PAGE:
UCB is providing this information, including forward-looking statements, only as of the date of this press release and it does not reflect any potential impact from the evolving COVID-19 pandemic, unless indicated otherwise. UCB is following the worldwide developments diligently to assess the financial significance of this pandemic to UCB. UCB expressly disclaims any duty to update any information contained in this press release, either to confirm the actual results or to report or reflect any change in its forward-looking statements with regard thereto or any change in events, conditions or circumstances on which any such statement is based, unless such statement is required pursuant to applicable laws and regulations.
Additionally, information contained in this document shall not constitute an offer to sell or the solicitation of an offer to buy any securities, nor shall there be any offer, solicitation or sale of securities in any jurisdiction in which such offer, solicitation or sale would be unlawful prior to the regis

References:

  1. US Food and Drug Administration https://www.accessdata.fda.gov/scripts/opdlisting/oopd/detailedIndex.cfm?cfgridkey=699319. Accessed October 2022
  2. Data on file.
  3. Hansen JS, et al. Mortality in myasthenia gravis: A nationwide population-based follow-up study in Denmark. Muscle Nerve. 2016;53:73-77.
  4. Myasthenia Gravis Foundation of America. Clinical Overview of MG. https://myasthenia.org/Professionals/Clinical-Overview-of-MG. Accessed August 2022 
  5. Salari N, et al. Global prevalence of myasthenia gravis and the effectiveness of common drugs in its treatment: a systematic review and meta-analysis. J Transl Med 19, 516 (2021). https://doi.org/10.1186/s12967-021-03185-7. Accessed September 2022.
  6. Vu T, et al. Efficacy and safety of zilucoplan in myasthenia gravis: Responder analysis from the randomized Phase 3 RAISE trial. Poster 200, AANEM 2022.
  7. Weiss MD, et al, Quality of life outcomes in RAISE: A double-blind randomized, placebo-controlled study of zilucoplan in gMG. Oral presentation. MGFA Scientific Session, AANEM 2022.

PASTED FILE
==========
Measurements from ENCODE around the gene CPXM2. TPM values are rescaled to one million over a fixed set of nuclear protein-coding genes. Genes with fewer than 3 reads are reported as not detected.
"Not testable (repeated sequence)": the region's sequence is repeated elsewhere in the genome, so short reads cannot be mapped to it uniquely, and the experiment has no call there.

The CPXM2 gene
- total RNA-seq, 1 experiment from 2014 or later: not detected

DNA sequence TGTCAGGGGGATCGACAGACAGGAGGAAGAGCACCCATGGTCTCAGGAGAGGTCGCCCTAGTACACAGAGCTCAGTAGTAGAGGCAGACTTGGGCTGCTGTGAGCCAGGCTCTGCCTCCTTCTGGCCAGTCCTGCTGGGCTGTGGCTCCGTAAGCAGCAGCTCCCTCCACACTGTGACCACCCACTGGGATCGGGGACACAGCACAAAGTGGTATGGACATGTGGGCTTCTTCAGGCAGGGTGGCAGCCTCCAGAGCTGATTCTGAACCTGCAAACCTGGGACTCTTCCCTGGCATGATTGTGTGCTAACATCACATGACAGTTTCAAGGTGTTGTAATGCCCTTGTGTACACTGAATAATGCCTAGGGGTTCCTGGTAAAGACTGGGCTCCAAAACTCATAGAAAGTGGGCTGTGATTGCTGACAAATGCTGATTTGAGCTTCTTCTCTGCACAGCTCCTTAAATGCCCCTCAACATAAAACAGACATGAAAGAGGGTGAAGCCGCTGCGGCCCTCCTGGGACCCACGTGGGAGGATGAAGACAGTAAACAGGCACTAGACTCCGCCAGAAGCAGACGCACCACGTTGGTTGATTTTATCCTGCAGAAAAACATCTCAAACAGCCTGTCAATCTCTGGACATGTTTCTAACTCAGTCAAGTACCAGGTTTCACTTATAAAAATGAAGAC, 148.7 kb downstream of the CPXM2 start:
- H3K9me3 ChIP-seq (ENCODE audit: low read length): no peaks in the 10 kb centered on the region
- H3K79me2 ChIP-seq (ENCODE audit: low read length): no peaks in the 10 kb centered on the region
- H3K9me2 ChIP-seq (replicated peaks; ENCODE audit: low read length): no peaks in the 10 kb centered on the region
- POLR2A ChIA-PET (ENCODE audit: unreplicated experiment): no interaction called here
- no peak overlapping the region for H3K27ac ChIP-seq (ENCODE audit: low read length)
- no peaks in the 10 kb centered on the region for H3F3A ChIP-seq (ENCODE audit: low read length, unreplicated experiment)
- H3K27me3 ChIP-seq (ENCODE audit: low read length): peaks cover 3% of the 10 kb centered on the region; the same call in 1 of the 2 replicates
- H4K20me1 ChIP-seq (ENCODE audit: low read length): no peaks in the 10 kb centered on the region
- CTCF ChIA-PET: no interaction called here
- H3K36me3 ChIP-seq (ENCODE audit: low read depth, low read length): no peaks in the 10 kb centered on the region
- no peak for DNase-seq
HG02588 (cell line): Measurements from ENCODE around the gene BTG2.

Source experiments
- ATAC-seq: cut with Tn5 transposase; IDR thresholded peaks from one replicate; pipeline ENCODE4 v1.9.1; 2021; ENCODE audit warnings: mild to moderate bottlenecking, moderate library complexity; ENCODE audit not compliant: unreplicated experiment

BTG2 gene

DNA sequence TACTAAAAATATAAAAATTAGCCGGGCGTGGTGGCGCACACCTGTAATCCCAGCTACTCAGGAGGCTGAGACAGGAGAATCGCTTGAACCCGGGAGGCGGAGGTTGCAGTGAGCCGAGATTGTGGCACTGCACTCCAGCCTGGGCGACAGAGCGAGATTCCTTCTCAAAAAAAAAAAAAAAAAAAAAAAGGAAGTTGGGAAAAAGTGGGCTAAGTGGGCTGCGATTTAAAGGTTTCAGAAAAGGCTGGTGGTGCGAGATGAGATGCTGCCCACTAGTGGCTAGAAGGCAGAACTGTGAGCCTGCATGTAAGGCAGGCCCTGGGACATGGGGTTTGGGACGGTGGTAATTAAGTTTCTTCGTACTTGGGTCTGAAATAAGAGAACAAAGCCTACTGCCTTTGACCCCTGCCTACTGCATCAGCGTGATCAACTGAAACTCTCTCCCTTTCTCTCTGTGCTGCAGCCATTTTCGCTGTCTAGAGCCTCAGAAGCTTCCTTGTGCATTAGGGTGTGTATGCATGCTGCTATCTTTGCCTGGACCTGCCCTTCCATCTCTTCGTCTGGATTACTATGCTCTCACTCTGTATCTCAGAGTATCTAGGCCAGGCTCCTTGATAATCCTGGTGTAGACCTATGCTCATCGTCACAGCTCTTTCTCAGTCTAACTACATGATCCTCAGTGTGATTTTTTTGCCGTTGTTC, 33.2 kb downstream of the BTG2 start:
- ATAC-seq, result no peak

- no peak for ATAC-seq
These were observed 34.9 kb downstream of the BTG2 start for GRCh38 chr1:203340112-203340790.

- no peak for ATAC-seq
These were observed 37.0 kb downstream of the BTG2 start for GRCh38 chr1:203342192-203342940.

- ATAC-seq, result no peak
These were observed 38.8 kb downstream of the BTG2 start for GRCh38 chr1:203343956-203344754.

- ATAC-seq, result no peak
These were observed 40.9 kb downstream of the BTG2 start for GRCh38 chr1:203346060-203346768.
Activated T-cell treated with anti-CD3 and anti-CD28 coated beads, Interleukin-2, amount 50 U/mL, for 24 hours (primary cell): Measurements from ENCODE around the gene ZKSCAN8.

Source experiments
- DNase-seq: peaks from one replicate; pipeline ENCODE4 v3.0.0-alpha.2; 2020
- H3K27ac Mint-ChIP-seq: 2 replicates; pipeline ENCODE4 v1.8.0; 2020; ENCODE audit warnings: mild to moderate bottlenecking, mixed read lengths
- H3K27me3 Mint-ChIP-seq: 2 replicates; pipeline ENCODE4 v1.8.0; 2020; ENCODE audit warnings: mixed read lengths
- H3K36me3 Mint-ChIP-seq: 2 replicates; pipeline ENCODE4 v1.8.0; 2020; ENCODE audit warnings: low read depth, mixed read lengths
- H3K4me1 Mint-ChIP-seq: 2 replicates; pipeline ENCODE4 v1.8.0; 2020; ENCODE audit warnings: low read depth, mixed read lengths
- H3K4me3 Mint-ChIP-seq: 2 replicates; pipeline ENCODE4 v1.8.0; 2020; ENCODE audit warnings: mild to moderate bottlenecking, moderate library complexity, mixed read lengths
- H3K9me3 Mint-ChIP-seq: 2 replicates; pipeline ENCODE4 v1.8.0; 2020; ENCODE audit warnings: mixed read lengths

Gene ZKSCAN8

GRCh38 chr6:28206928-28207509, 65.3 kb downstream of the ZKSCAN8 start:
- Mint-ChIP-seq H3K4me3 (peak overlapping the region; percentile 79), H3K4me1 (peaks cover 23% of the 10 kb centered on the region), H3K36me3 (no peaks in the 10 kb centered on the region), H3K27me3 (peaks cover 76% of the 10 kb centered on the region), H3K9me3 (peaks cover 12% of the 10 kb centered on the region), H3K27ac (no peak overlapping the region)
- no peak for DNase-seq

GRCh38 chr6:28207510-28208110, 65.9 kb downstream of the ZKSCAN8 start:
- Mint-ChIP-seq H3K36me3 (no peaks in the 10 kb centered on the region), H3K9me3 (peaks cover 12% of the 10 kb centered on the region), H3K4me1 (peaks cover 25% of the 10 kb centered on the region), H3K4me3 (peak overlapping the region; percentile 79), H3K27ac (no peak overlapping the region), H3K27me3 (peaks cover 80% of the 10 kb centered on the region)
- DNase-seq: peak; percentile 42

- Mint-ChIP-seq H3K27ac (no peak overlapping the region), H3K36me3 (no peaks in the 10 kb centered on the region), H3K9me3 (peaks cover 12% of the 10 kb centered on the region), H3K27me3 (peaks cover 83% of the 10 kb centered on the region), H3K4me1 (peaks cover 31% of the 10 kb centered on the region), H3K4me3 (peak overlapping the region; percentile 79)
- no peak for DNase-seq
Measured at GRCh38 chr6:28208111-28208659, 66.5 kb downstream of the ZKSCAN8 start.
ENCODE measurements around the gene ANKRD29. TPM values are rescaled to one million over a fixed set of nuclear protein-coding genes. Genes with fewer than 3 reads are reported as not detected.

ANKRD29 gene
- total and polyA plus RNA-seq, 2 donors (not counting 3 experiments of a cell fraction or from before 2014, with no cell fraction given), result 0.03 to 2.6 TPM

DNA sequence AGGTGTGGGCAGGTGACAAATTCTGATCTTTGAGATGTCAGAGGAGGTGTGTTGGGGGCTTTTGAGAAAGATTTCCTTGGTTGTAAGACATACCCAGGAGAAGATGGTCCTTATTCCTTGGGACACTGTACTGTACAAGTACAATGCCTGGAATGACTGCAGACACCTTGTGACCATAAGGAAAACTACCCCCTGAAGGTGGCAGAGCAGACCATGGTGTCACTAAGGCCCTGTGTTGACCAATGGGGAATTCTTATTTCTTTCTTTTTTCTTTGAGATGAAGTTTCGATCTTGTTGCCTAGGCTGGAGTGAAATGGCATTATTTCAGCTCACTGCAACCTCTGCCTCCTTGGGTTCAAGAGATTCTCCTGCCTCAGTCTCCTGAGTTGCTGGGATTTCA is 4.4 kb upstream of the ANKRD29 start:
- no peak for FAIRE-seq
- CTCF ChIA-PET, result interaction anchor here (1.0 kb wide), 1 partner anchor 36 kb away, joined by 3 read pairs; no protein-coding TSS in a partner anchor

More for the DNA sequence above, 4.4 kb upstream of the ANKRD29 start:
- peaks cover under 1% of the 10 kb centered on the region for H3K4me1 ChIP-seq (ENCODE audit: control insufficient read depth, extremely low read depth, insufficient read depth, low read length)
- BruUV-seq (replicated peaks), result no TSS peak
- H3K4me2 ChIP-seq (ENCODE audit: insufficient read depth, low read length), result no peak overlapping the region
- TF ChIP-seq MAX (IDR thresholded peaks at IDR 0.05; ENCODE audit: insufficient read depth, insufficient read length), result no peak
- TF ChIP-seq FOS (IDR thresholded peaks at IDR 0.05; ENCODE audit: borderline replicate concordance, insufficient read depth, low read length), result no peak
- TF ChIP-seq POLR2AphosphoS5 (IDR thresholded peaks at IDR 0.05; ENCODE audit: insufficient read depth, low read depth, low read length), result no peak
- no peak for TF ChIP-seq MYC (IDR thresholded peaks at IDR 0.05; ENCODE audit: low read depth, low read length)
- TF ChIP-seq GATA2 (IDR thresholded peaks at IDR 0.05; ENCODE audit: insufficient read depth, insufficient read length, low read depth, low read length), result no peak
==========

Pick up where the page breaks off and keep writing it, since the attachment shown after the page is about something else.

8. Tannemaat et al. Emerging therapies for autoimmune myasthenia gravis: Towards treatment without corticosteroids. Neuromuscul Disord. 2020;30(2):111-119
  9. Howard J, et al. Clinical Effects of the Self-administered Subcutaneous Complement Inhibitor Zilucoplan in Patients With Moderate to Severe Generalized Myasthenia Gravis: Results of a Phase 2 Randomized, Double-Blind, Placebo-Controlled, Multicenter Clinical Trial. JAMA Neurol 2022 1;77(5)
  10. ClinicalTrials.gov. 2022. A Study to Test Efficacy and Safety of Rozanolixizumab in Adult Patients With Generalized Myasthenia Gravis. https://clinicaltrials.gov/ct2/show/NCT03971422. Accesed October 2022 
  11. Chen J, et al. Incidence, mortality, and economic burden of myasthenia gravis in China: A nationwide population-based study. Lancet Reg Health West Pac: 2020;5:100063.
  12. National institute of Neurological Disorders and Stroke. 2022. Myasthenia Gravis Fact Sheet. https://www.ninds.nih.gov/myasthenia-gravis-fact-sheet. Accessed October 2022.
  13. Dong D, et al. Gender differences in quality of life among patients with myasthenia gravis in China. Health and Quality of Life Outcomes 2020 18;296
  14. Myasthenia Gravis Foundation of America. MG Quick Facts. https://myasthenia.org/MG-Education/MG-Quick-Facts Accessed October 2022
  15. Smith B, et al. Generation and characterization of a high affinity anti-human FcRn antibody, rozanolixizumab, and the effects of different molecular formats on the reduction of plasma IgG concentration. MAbs. 2018;10:1111-30.
  16. Kiessling P, et al. The FcRn inhibitor rozanolixizumab reduces human serum IgG concentration: A randomized phase 1 study. Sci Transl Med. 2017;9(414:eaan1208).
  17. US Food and Drug Administration https://www.accessdata.fda.gov/scripts/opdlisting/oopd/detailedIndex.cfm?cfgridkey=669918. Accessed August 2022
  18. European Medicines Agency, EU/3/20/2272: Orphan designation for the treatment of myasthenia gravis https://www.ema.europa.eu/en/medicines/human/orphan-designations/eu3202272. Accessed August 2022 

Asset Download

Stay up-to-date on the latest news and information from UCB

Subscribe